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NFC Caps Enable Tracking, Engagement, Authentication of High-Value Products
Closure Systems International and Talkin' Things have partnered to develop the Talkin' Cap, which CSI is selling as an NFC-enabled enclosure for its customers, including pharmaceutical companies and those making high-value consumer products.
Nov 28, 2018—
Global packaging company Closure Systems International (CSI) has released a new container cap that brings Near Field Communication (NFC) functionality to brands without requiring the application of an NFC sticker or label. CSI teamed with Talkin' Things to develop the Talkin' Cap, which comes in two versions: One-Stage and Two-Stage. CSI is now making the cap available to brands for mass production.
The cap is designed to track products in the supply chain, and to enable engagement with consumers following a sale, for the purpose of providing access to information or coupons. The Two-Stage version can detect if it has been opened, and then transmit that status to a user via NFC. The cap technology is designed to enable companies and consumers of their products to access data wirelessly with the tap of an NFC-reading device, such as a smartphone.
When it comes to product protection, Burt explains, "Every day, food and beverage companies fight consumer health risks and company financial risks associated with the counterfeiting of their products." With NFC technology, he says, goods can be uniquely identified, while the tags' tamper-detection feature ensures they reach customers without being interfered with. "Our goal is to work with companies to implement a technology that will minimize and mitigate the very real and costly threat of global counterfeiting."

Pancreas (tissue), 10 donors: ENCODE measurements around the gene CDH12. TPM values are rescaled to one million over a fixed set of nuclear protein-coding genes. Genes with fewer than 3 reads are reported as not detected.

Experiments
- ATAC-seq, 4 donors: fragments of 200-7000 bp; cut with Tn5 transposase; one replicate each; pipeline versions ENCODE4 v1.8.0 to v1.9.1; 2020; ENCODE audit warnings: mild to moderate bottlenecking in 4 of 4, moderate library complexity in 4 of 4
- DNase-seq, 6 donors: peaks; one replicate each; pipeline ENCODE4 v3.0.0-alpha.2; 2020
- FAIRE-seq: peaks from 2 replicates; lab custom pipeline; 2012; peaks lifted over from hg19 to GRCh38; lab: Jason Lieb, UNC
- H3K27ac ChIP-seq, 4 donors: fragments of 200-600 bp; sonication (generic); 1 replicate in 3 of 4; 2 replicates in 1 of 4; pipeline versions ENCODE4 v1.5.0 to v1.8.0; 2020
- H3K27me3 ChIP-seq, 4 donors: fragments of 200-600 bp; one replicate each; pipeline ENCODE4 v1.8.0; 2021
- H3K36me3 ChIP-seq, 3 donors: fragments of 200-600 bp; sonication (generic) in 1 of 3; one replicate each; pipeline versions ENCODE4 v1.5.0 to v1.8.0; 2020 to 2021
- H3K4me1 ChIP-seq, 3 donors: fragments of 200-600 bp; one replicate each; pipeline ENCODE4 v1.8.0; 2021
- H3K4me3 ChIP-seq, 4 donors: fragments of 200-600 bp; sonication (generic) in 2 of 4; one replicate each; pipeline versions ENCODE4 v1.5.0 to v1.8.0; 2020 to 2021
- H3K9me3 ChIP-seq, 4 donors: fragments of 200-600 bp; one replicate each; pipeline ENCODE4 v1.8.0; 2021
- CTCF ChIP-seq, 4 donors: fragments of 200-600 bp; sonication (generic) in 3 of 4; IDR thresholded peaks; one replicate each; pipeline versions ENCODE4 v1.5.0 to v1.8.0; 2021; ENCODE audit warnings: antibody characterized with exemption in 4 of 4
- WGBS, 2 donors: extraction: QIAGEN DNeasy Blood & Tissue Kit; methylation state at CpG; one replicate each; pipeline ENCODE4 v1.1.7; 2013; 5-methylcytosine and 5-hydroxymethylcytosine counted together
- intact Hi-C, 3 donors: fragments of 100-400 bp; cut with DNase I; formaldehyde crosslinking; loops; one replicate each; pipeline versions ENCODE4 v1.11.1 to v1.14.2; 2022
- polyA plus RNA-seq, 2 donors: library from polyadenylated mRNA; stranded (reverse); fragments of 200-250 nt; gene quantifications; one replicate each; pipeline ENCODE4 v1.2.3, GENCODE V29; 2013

NFC tags are already being used by brands, primarily as an adhesive tag affixed to a product label, says Maciej Kiryłło, Talkin' Things business-development director. With this traditional use case, consumers can tap their phone against a tag, and the phone will then be directed to a server where they can access data regarding a particular product, or gain coupons or other materials.
CSI and Talkin' Things have now launched the technology built directly into the enclosures, so that manufacturers no longer need to add an NFC label to their products. The Two-Stage model comes with a loop connected to the antenna, which is broken if the cap is opened, causing a change in the 13.56 MHz RF transmission. In that way, the company explains, a counterfeit item can be detected. "We confirm two elements at once," Kiryłło says, "the confirmation that the product is genuine and the confirmation that it has never been refilled."
For instance, if a high-value product is compromised in the supply chain and fraudulent items are placed in the opened container, an individual could identify that action when tapping the cap with an NFC-enabled mobile phone—even if the cap were closed and apparently sealed. If the cap were opened at a store, that action could be detected in the same way. The software would identify the change in transmission and display an alert. The system can also issue an alert to a brand representative, Kiryłło says, adding, "They can then send a rep to the store to see if their products are genuine."
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